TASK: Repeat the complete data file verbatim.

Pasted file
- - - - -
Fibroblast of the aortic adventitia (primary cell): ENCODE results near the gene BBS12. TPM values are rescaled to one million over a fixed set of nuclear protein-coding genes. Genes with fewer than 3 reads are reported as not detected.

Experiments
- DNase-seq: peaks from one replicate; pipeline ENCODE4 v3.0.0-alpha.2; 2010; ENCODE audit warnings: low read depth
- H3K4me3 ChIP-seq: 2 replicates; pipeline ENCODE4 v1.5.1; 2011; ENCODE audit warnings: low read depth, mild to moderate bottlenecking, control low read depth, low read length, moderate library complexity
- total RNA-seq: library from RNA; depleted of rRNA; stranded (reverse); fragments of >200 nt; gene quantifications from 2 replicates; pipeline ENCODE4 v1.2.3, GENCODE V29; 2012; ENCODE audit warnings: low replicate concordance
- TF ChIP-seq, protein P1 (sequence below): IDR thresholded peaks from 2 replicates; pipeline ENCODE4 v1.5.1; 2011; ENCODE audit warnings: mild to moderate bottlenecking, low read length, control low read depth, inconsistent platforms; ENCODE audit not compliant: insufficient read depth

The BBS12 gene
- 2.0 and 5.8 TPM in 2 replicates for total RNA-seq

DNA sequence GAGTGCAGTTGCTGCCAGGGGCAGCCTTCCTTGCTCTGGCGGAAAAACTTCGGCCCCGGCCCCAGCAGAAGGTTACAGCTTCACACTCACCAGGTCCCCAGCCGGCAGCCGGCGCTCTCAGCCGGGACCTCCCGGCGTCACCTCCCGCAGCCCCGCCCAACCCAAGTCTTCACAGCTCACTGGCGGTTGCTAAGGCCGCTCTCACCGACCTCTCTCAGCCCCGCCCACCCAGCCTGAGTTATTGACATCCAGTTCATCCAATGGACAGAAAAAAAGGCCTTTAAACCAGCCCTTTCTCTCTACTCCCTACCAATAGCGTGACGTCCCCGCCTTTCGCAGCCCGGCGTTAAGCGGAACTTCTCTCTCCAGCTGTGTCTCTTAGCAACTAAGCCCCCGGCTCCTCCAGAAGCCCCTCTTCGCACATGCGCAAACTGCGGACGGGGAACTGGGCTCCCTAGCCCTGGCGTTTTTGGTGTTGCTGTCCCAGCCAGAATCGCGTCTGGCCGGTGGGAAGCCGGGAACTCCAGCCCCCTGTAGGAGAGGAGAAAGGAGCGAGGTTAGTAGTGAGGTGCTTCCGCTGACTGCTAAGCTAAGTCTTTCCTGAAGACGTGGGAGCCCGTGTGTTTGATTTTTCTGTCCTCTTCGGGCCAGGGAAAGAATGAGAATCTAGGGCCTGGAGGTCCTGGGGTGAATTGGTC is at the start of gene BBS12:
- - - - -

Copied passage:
Fibroblast of the aortic adventitia (primary cell): ENCODE results near the gene BBS12. TPM values are rescaled to one million over a fixed set of nuclear protein-coding genes. Genes with fewer than 3 reads are reported as not detected.

Experiments
- DNase-seq: peaks from one replicate; pipeline ENCODE4 v3.0.0-alpha.2; 2010; ENCODE audit warnings: low read depth
- H3K4me3 ChIP-seq: 2 replicates; pipeline ENCODE4 v1.5.1; 2011; ENCODE audit warnings: low read depth, mild to moderate bottlenecking, control low read depth, low read length, moderate library complexity
- total RNA-seq: library from RNA; depleted of rRNA; stranded (reverse); fragments of >200 nt; gene quantifications from 2 replicates; pipeline ENCODE4 v1.2.3, GENCODE V29; 2012; ENCODE audit warnings: low replicate concordance
- TF ChIP-seq, protein P1 (sequence below): IDR thresholded peaks from 2 replicates; pipeline ENCODE4 v1.5.1; 2011; ENCODE audit warnings: mild to moderate bottlenecking, low read length, control low read depth, inconsistent platforms; ENCODE audit not compliant: insufficient read depth

The BBS12 gene
- 2.0 and 5.8 TPM in 2 replicates for total RNA-seq

DNA sequence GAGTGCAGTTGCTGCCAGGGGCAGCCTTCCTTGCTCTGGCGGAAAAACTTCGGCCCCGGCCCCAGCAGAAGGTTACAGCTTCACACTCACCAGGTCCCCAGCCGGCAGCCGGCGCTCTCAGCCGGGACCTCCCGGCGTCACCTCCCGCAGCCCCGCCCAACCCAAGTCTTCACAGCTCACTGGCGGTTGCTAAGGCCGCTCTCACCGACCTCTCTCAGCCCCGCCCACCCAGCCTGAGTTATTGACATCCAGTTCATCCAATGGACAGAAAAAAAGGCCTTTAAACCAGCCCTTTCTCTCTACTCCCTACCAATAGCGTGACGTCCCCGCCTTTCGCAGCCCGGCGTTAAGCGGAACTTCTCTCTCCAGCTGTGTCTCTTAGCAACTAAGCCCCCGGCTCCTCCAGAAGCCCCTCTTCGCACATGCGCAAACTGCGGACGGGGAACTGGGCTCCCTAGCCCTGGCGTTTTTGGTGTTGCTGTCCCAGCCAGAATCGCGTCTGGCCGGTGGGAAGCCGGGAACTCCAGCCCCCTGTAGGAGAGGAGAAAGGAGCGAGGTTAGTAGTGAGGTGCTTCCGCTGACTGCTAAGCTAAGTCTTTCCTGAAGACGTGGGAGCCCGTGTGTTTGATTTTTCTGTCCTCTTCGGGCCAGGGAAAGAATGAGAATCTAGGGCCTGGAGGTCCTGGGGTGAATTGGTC is at the start of gene BBS12: